with awkward, furtive leaps, sometimes throwing it up into the air and trying to catch it. The
door of his house opened and out ran one of the mother figures. She looked wildly up and down the
street, saw the children and put her hand to her mouth as though to stifle a scream, grabbed the
little boy and rushed indoors with him. The ball dropped from his fingers and rolled out into
the street.

We are given a familial scene; a neighborhood with mothers and children. But where the Mrs. Murrys create a home where individuality is encouraged, Camazotz is a place where the residents fear sticking out. This child is like Meg, an ‘oddball’, except on this planet, the residence of Evil, he must be scooped up and hidden away, his originality snuffed. He is the artist, the philosopher, the rebel who dares to be different. However he has no real intention to disobey, he is not trying to bring down the totalitarian regime with arrhythmic ball-bouncing. No, he is letting us know that even in a world such as this one, innocent chaos can never be entirely silenced. Order imposed from the outside is doomed to fail.

When the boy appears before the children again, he has been captured and is being re-educated.

In the room a little boy was bouncing a ball. He was bouncing it in rhythm, and the walls of his 
little cell seemed to pulse with the rhythm of the ball. And each time the ball bounced he
screamed as though he were in pain.
“That’s the little boy we saw this afternoon,” Calvin said sharply, “the little boy who wasn’t
bouncing the ball like the others.”
Charles Wallace giggled again. “Yes. Every once in a while there’s a little trouble with
cooperation, but it’s easily taken care of. After today he’ll never desire to deviate again.”

But this scene betrays the real problem with Camazotz; Evil is not in control. Like a jockey who must keep whipping his horse, the leadership is insecure and must use pain to keep the citizens in line. The citizens do what they do because they fear punishment, but they do not create the society themselves. It is ultimately an optimistic view of human nature because it is not the humans who oppress each other, rather humans are oppressed by an outside Evil that they cannot hope to overcome without help from outsiders. If they are sheep, at least they are benign sheep.

Camazotz is where Meg must come into her own and show herself as capable of taking care of those around her. Her devotion to her father enables her to rescue him with faith. She can run through the barrier around him, that is she can warp reality to her desires, simply because she wants to find him.

This is what makes Meg an example of a tale of human exceptionalism.

Mrs Whatsit had said, “Meg, I give you your faults.”

What were her greatest faults? Anger, impatience, stubbornness. Yes, it was to her faults that
she turned to save herself now.

Meg is the resilience of the human spirit. Viewed by other humans, it is the ‘anger, impatience, stubbornness’ of which she damns herself. It is the same attitude that caused her to punch a boy in defense of her family before this wild adventure started. But these vices express Meg’s strength of will, her refusal to quit her quest.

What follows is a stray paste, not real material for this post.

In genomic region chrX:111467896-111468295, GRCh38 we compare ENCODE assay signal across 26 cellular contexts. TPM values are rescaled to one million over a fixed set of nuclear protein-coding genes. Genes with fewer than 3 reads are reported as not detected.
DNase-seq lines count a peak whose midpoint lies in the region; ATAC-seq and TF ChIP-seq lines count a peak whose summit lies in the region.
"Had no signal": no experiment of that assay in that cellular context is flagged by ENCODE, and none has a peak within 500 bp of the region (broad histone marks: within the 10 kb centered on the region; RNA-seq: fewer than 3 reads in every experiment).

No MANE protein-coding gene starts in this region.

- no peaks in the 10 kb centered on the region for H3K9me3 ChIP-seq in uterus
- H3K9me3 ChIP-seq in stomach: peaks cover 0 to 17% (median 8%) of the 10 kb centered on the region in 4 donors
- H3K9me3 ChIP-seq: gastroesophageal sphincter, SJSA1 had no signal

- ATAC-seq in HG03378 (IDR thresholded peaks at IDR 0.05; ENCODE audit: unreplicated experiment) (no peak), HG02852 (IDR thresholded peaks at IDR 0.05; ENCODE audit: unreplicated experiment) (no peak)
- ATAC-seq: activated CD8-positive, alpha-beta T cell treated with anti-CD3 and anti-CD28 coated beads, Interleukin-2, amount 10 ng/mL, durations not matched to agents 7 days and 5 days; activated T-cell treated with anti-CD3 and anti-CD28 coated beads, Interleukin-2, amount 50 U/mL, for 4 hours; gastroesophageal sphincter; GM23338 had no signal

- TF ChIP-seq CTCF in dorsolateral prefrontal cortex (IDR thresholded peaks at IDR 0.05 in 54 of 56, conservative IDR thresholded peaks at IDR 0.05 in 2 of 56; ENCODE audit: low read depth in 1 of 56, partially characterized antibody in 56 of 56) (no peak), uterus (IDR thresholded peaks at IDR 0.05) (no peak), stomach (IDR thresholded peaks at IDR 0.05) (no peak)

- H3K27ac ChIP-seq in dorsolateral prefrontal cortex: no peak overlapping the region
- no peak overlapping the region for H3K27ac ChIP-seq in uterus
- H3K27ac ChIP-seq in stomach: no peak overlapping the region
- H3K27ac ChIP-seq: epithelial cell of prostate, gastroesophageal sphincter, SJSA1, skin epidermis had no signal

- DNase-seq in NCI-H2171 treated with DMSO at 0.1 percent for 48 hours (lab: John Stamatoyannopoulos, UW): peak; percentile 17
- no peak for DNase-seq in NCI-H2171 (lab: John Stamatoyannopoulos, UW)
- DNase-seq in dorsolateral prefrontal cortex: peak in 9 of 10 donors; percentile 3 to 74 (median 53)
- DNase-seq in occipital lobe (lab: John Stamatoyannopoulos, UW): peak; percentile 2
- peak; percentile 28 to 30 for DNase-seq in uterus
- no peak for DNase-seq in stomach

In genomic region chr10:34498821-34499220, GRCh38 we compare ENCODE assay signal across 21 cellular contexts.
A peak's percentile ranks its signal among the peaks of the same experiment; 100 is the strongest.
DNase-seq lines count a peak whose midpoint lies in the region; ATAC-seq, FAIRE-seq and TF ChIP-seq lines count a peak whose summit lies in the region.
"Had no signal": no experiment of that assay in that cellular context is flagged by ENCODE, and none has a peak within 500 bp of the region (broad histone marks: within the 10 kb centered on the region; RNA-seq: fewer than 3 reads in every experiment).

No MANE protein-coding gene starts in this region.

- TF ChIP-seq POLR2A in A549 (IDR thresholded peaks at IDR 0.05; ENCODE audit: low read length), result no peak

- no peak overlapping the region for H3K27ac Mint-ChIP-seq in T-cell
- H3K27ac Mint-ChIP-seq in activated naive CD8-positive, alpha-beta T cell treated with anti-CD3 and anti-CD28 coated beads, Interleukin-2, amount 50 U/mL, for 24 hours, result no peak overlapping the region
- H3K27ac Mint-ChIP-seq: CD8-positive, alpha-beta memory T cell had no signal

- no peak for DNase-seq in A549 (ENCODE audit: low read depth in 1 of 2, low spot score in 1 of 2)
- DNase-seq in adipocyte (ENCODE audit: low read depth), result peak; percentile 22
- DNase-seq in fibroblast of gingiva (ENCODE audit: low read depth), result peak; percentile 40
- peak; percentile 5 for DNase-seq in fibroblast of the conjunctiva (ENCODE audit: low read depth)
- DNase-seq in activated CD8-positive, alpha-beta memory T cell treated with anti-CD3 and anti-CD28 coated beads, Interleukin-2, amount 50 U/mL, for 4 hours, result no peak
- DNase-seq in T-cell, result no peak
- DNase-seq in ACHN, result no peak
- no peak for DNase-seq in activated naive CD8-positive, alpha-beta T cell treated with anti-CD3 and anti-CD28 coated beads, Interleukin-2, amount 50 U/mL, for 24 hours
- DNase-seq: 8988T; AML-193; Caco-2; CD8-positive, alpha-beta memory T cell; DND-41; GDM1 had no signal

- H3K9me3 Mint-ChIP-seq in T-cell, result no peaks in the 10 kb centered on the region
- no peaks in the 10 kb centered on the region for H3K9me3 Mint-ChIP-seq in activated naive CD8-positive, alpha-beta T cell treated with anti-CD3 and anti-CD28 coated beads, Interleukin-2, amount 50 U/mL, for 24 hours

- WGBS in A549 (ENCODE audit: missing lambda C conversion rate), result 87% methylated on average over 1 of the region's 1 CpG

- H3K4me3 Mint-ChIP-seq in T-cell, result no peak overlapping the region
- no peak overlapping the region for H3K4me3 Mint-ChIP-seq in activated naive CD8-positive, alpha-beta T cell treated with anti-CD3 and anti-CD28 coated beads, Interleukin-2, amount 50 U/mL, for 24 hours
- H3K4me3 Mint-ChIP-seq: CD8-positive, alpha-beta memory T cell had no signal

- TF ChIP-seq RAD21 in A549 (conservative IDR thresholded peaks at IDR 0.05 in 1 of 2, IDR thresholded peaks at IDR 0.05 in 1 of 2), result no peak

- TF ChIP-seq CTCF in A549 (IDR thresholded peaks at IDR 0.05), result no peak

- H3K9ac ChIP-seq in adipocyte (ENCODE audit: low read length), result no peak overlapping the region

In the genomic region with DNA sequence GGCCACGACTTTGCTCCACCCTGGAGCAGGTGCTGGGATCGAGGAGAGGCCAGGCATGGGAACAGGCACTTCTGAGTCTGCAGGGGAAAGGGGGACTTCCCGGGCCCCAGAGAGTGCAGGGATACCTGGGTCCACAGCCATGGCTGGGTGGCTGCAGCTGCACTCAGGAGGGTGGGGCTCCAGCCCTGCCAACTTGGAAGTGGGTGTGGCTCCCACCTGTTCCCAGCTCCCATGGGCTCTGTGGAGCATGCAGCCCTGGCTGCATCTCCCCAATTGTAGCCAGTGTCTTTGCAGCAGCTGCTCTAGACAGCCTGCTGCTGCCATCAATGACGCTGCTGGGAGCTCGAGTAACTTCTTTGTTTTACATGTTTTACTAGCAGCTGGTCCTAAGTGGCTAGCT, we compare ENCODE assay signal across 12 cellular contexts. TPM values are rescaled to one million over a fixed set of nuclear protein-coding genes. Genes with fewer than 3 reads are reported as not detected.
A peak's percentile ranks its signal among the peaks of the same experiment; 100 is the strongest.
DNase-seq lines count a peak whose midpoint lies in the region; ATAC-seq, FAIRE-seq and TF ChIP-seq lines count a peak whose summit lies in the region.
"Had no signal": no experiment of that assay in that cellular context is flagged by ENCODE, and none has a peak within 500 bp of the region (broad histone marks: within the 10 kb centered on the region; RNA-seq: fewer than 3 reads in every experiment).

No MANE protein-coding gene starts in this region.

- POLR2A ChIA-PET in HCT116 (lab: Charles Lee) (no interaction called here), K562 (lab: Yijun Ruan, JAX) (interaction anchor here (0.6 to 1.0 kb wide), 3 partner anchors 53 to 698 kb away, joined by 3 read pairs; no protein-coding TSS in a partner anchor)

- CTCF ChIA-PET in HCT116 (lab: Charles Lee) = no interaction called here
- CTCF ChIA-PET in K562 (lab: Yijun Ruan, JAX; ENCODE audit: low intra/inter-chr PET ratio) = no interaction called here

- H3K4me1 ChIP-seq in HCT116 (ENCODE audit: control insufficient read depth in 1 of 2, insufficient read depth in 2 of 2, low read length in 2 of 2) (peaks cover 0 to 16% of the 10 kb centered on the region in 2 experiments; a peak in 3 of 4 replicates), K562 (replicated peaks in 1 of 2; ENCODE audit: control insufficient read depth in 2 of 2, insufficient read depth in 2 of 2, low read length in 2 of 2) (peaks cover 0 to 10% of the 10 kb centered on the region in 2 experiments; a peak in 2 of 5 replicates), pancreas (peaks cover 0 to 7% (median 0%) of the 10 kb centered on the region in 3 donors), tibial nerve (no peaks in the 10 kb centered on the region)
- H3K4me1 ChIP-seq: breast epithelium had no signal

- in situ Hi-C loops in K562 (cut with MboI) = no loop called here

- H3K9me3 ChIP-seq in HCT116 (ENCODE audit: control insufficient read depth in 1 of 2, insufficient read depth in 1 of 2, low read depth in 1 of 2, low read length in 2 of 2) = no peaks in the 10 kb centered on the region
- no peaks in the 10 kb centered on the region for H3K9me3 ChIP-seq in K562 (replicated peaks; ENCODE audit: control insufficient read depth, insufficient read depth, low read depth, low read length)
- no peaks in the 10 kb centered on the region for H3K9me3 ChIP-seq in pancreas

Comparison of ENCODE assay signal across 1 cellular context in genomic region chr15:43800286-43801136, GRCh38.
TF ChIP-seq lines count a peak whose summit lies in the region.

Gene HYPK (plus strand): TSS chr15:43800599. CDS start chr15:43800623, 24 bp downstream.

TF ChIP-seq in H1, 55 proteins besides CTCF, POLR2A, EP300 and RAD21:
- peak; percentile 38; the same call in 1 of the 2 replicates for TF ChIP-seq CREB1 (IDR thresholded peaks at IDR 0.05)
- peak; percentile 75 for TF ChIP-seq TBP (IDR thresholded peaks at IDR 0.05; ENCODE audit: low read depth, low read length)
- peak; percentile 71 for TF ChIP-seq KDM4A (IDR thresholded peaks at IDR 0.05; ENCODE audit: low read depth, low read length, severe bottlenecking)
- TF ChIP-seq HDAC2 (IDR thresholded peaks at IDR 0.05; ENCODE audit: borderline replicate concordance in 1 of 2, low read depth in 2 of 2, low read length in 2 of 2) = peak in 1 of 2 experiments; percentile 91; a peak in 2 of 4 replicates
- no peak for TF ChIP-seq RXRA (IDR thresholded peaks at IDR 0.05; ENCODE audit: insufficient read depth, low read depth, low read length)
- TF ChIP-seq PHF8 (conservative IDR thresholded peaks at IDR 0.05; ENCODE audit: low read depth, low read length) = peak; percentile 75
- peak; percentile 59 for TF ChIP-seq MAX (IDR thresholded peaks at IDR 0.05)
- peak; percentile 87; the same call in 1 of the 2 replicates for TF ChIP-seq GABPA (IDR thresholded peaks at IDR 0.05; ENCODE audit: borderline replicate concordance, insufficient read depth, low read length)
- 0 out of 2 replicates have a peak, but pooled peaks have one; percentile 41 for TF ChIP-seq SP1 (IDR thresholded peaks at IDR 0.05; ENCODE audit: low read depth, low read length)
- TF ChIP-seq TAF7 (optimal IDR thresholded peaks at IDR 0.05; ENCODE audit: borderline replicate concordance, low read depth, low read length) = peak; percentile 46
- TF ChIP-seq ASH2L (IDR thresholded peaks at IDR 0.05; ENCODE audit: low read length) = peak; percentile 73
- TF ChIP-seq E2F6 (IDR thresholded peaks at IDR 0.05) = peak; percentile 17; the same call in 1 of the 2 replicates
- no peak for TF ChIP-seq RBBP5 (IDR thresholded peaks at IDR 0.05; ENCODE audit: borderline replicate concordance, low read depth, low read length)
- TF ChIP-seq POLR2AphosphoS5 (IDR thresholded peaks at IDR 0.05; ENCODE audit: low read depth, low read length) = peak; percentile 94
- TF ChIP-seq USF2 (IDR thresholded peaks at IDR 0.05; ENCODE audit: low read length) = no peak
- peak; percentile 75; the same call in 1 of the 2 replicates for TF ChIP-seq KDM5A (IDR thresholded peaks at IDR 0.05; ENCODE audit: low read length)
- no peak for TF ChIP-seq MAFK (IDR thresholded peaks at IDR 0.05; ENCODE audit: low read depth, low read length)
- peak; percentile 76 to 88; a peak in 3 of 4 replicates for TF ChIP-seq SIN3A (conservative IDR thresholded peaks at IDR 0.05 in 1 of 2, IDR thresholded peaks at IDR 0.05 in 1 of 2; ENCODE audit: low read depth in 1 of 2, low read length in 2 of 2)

She resists leaving Camazotz to regroup on Ixchel. She is angry and determined to return to rescue her brother. But this interlude proves essential to her growth. She meets the creature she names Aunt Beast and accepts herself as weak and in need of care from others. It is only after she accepts her own weakness that she can receive love, and in turn give it back in the final scene.

“You’re lying,” she replied, and she felt only anger toward this boy who was not Charles Wallace 
at all. No, it was not anger, it was loathing; it was hatred, sheer and unadulterated, and as she
became lost in hatred she also began to be lost in IT. The red miasma swam before her eyes; her
stomach churned in ITs rhythm. Her body trembled with the strength of her hatred and the strength
of IT.
With the last vestige of consciousness she jerked her mind and body. Hate was nothing that IT
didn’t have. IT knew all about hate.
“You are lying about that, and you were lying about Mrs Whatsit!” she screamed.
“Mrs Whatsit hates you,” Charles Wallace said.
And that was where IT made ITs fatal mistake, for as Meg said, automatically, “Mrs Whatsit loves
me; that’s what she told me, that she loves me,” suddenly she knew.
She knew!
That was what she had that IT did not have.
She had Mrs Whatsit's love, and her father's, and her mother's, and the real Charles Wallace's
love, and the twins', and Aunt Beast's.
And she had her love for them.

What Meg has needed has been within her all along; she simply needed to have grown up enough to give love instead of receive it. She has saved her father and become a leader in her own right. Now she is able to channel that selfless love and protection outward to save others. IT desires pure order; tolerance is its anti-thesis. Meg, born of the love she was given by her extraordinary family, finally begins to give it back.

It’s a sudden ending, and it surprised me when I found it. Like I said, I was expecting more of a science-fiction edge to this story which it really didn’t have. When you’re reading Ender’s Game it’s not exactly like Ender just has this emotional relevation that he’s just the best and then he beats all the aliens. I mean, I guess that’s how it happens in a way, but he overcomes some big task, some enemy, I don’t know how you want to put it, but he wins the big gold medal. I guess it’s a bit of a hollow ending when you really get down to it.

I set out to write Meg an insufficient heroine, a young woman whose oddball status came more from her attitude and not her talents. I had a problem with her not having any superpowers, but I suppose that is the point. She is distinctly human because she is the human spirit embodied. The will of humanity that refuses to die in the face of Evil and Order. She is not someone a young reader can empathize with, but one they must strive to become. The classic ‘wisdom beyond her years’; she’s had teachers and guardians we all dream to know and as a result, bravery beyond her station.